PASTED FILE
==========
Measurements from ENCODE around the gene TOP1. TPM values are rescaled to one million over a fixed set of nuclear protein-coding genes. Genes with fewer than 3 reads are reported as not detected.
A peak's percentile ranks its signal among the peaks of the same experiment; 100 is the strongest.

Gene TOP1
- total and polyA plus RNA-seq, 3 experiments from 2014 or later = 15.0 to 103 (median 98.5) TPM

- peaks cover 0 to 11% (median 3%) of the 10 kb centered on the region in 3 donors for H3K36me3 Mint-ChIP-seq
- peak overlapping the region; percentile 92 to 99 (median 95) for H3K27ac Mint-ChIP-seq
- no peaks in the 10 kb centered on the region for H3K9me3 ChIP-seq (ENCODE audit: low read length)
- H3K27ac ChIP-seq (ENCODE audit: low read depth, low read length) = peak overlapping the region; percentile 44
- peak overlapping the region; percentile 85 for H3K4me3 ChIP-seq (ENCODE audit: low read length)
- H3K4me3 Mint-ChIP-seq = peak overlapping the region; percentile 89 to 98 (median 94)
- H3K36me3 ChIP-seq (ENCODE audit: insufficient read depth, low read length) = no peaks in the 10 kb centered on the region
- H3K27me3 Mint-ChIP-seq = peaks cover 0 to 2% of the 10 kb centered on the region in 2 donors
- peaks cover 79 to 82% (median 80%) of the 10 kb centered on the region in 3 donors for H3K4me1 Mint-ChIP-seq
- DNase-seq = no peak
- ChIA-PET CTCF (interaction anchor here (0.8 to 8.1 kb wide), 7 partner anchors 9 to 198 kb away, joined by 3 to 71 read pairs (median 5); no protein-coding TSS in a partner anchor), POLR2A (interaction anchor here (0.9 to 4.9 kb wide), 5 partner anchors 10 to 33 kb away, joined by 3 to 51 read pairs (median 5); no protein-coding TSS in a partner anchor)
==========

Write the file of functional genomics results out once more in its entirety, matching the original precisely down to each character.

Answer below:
Measurements from ENCODE around the gene TOP1. TPM values are rescaled to one million over a fixed set of nuclear protein-coding genes. Genes with fewer than 3 reads are reported as not detected.
A peak's percentile ranks its signal among the peaks of the same experiment; 100 is the strongest.

Gene TOP1
- total and polyA plus RNA-seq, 3 experiments from 2014 or later = 15.0 to 103 (median 98.5) TPM

- peaks cover 0 to 11% (median 3%) of the 10 kb centered on the region in 3 donors for H3K36me3 Mint-ChIP-seq
- peak overlapping the region; percentile 92 to 99 (median 95) for H3K27ac Mint-ChIP-seq
- no peaks in the 10 kb centered on the region for H3K9me3 ChIP-seq (ENCODE audit: low read length)
- H3K27ac ChIP-seq (ENCODE audit: low read depth, low read length) = peak overlapping the region; percentile 44
- peak overlapping the region; percentile 85 for H3K4me3 ChIP-seq (ENCODE audit: low read length)
- H3K4me3 Mint-ChIP-seq = peak overlapping the region; percentile 89 to 98 (median 94)
- H3K36me3 ChIP-seq (ENCODE audit: insufficient read depth, low read length) = no peaks in the 10 kb centered on the region
- H3K27me3 Mint-ChIP-seq = peaks cover 0 to 2% of the 10 kb centered on the region in 2 donors
- peaks cover 79 to 82% (median 80%) of the 10 kb centered on the region in 3 donors for H3K4me1 Mint-ChIP-seq
- DNase-seq = no peak
- ChIA-PET CTCF (interaction anchor here (0.8 to 8.1 kb wide), 7 partner anchors 9 to 198 kb away, joined by 3 to 71 read pairs (median 5); no protein-coding TSS in a partner anchor), POLR2A (interaction anchor here (0.9 to 4.9 kb wide), 5 partner anchors 10 to 33 kb away, joined by 3 to 51 read pairs (median 5); no protein-coding TSS in a partner anchor)